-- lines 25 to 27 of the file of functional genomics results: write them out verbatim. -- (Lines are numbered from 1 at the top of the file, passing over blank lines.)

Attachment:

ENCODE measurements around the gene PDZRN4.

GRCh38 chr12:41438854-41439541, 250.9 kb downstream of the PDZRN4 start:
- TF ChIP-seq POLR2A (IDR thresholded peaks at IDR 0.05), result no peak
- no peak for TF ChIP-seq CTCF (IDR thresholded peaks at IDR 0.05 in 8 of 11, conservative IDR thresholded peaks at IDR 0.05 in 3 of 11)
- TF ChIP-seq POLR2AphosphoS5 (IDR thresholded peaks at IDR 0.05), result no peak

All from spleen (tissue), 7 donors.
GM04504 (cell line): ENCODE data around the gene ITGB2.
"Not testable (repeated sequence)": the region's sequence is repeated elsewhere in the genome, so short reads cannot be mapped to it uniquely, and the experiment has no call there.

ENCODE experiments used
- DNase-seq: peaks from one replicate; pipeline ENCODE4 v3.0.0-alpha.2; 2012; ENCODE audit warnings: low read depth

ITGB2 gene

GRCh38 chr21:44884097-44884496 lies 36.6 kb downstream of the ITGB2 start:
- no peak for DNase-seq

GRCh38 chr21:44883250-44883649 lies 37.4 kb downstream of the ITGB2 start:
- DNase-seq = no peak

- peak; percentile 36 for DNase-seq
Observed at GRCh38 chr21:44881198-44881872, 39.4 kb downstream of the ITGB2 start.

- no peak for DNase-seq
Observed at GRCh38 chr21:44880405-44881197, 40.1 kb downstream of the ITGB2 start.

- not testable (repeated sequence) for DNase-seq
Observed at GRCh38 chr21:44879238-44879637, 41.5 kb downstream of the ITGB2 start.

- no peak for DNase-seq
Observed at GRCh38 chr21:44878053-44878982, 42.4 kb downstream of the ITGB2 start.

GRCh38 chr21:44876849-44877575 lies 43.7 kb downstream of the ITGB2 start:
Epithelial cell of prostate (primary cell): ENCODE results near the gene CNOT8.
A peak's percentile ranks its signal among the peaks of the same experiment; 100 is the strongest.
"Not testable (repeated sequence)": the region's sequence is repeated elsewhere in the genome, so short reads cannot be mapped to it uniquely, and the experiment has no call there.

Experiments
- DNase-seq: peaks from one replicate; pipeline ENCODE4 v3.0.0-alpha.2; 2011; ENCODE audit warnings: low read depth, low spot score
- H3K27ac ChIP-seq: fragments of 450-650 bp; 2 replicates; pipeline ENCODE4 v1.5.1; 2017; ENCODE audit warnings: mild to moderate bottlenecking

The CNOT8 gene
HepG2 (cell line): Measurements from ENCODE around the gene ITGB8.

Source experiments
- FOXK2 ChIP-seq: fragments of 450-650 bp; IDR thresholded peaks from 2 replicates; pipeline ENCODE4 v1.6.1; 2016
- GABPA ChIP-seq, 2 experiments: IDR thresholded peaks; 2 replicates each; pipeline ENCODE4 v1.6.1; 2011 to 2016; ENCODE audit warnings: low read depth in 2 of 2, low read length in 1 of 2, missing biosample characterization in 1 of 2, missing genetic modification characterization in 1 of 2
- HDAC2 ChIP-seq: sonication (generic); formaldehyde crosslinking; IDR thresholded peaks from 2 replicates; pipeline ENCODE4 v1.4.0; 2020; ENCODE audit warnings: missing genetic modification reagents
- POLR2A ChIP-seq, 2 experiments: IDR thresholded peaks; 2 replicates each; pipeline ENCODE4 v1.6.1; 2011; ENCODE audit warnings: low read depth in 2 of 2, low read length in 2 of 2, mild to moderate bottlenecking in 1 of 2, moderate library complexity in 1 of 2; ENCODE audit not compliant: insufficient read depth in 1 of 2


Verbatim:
Epithelial cell of prostate (primary cell): ENCODE results near the gene CNOT8.
A peak's percentile ranks its signal among the peaks of the same experiment; 100 is the strongest.
"Not testable (repeated sequence)": the region's sequence is repeated elsewhere in the genome, so short reads cannot be mapped to it uniquely, and the experiment has no call there.